Tufton Street


Tufton Street is a road in Westminster, London, located just outside of the Westminster Abbey precinct.[1]

Tufton Street
55 Tufton Street
General information
Address55 Tufton Street, SW1P 3QL
Town or cityLondon
CountryUnited Kingdom
Coordinates51.4963°N 0.1284°W / 51.4963; -0.1284

History


Tufton Street, the northern part of which was known as Bowling Alley until 1870,[2] was built by Sir Richard Tufton, the English lawyer and politician who sat in the House of Commons at various times between 1614 and 1629.[3][4]

Composer Henry Purcell lived on or near the street (in addresses then known as St Anne's Lane from 1682 and Bowling Alley East from 1684 until 1692).[5] Colonel Blood, best known for his attempt to steal the Crown Jewels from the Tower of London, lived in Tufton Street.[6] One of London's notorious cock-fighting pits was located here until as late as 1815.[7]

No 7 Tufton Street is Faith House, designed by Sir Edwin Lutyens as the Church Institute for St John's, Smith Square and built in 1905-07. The building has been described as a version of an Italianate palazzo, reinterpreted in a Georgian style. It was taken over by the Society of the Faith in 1935.[8] The vaulted, central room has occasionally been used as a concert space since the 1930s.[9]

At No 11 is the church outfitters J Wippell & Co, a business which dates back to 1834. The shop dates from 1929. The Church House, the home of the headquarters of the Church of England, occupies the south side of Dean's Yard and bordered by Great Smith Street, Little Smith Street and the north end of Tufton Street.

The old Royal Architectural Museum and associated Westminster School of Art was located at No 18 from 1869 until 1904. The building was sold to the National Library for the Blind, but was demolished and consequently rebuilt in 1935[10] The Library remained in Tufton Street until 1978 before moving to Stockport.

No 24 Tufton Street is Mary Sumner house, named after the founder of the Mothers' Union, a worldwide Anglican women's organisation. The building, which opened in 1925, was designed by the Scottish architect Claude Ferrier. Next to it to the south is the back of a large red brick church (fronting onto Marsham Street) designed by Sir Herbert Baker and A. T. Scott in 1928 for Christian Scientists. In the 1990s it became the Emmanuel Centre (a conference centre) and the Emmanuel Evangelical Church. Also backing onto Tufton Street is Romney House (47 Marsham Street), built in the 1930s by the Austro British architect Michael Rosenauer.

The Tufton Street drill hall is a former military installation, designed as the headquarters of the 23rd Middlesex Rifle Volunteer Corps and completed in 1899.[11]

Eleanor Rathbone, independent member of parliament and pioneer of family allowance and women's rights, lived at Tufton Court (No 47) between 1940 and 1945.[12]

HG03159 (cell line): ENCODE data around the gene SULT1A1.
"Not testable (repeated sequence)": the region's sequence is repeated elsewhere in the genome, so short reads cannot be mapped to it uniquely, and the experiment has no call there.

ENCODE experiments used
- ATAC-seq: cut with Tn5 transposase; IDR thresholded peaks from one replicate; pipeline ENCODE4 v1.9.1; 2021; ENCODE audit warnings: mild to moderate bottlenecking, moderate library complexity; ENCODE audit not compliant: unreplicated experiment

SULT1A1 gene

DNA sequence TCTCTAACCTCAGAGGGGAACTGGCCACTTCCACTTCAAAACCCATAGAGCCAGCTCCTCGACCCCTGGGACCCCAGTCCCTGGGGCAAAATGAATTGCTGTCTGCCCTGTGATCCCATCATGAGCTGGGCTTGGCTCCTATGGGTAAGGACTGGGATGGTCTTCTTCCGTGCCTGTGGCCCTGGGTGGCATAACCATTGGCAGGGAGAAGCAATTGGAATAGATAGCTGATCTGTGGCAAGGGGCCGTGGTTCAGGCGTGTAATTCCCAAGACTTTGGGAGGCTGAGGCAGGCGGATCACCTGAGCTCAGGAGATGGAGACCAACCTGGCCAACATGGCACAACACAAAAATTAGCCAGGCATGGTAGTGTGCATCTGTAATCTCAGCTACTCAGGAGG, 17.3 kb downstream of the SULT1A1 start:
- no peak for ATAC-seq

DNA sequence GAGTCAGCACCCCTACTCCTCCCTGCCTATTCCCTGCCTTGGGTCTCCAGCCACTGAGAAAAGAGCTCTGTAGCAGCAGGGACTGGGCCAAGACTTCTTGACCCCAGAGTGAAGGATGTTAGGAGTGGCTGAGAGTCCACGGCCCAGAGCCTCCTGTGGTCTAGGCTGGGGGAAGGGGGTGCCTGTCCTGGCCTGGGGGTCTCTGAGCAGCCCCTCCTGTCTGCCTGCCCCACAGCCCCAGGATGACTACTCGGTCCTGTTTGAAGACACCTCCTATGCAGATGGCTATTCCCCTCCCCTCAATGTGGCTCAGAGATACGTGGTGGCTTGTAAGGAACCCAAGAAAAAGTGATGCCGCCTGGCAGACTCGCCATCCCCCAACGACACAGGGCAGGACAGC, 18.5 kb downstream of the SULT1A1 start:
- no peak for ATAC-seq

The English war poet and novelist Siegfried Sassoon lived at No 54 from 1919-1925 (original house now demolished).[13] The film maker Sir Michael Balcon lived at 57a Tufton Street between 1927 and 1939.[14]

67 Tufton Street, originally a Post Office, was subsequently occupied by the Cabinet Office. It is now an apartment complex.[15]

Today, the street is best known as a centre for Brexit-related eurosceptic and right-wing aligned think-tanks. These groups are primarily based in 55, but also in 57, Tufton Street.

55 Tufton Street


55 Tufton Street is a Georgian era townhouse owned by businessman Richard Smith.[16] Since the 2010s the building has hosted think tanks related to Brexit and climate change.[17][16][18] A group of these think tanks, dubbed "The Nine Entities", use the building for biweekly meetings to coordinate policy and public messages.

The nine entities – the TaxPayers’ Alliance, the office of Peter Whittle, the former deputy leader of UKIP, Civitas, the Adam Smith Institute, Leave Means Leave, the Global Warming Policy Foundation, Brexit Central, the Centre for Policy Studies and the Institute for Economic Affairs – were accused by Brexit opponent Shahmir Sanni of using the meetings to "agree on a single set of right-wing talking points" and "securing more exposure to the public".[19]

Think tanks

57 Tufton Street


See also


References


  1. Westminster-Abbey.org
  2. John Rocque's map of 1746
  3. British History Online
  4. Fairfield, Sheila. The Streets Of London: A Dictionary Of The Names And Their Origins (1983)
  5. Zimmerman, Franklin. Henry Purcell 1659–1695 His Life and Times (1967), p 34
  6. Abbott, W.C. Colonel Thomas Blood, Crown-stealer 1618-1680 (1910)
  7. Besant, Walter. The Fascination of London: Westminster (1902)
  8. The Society of the Faith website
  9. MusicWeb International, 10 May 2021
  10. "Royal Architectural Museum". The Salviati Architectural Mosaic Database. Retrieved 15 November 2017.
  11. Osborne, Mike (2012). Defending London: A Military History from Conquest to Cold War. History Press. ISBN 978-0752479316.
  12. English Heritage
  13. Waymarking.com
  14. Commons Wikimedia
  15. Hansard, 18 October 2006
  16. "The address where Eurosceptics and climate change sceptics rub shoulders". The Independent. Retrieved 2018-10-07.
  17. "Revealed: how the UK's powerful right-wing think tanks and Conservative MPs work together". openDemocracy. 2018-07-31. Retrieved 2018-10-07.
  18. "55 Tufton Street". DeSmog UK. Retrieved 2019-06-27.
  19. Farand, Chloe (23 June 2018). "Mapped: Whistleblower Accuses Nine Organisations of Colluding over Hard Brexit". DeSmog UK. Retrieved 27 June 2019.
  20. "Business For Britain - Political Party in Westminster SW1P 3QL - 192.com". www.192.com. Retrieved 2018-10-07.
  21. "BUSINESS FOR BRITAIN LIMITED – Filing history (free information from Companies House)". beta.companieshouse.gov.uk. Retrieved 2018-12-13.
  22. "IFT LTD – Filing history". Companies House. Retrieved 2019-06-10.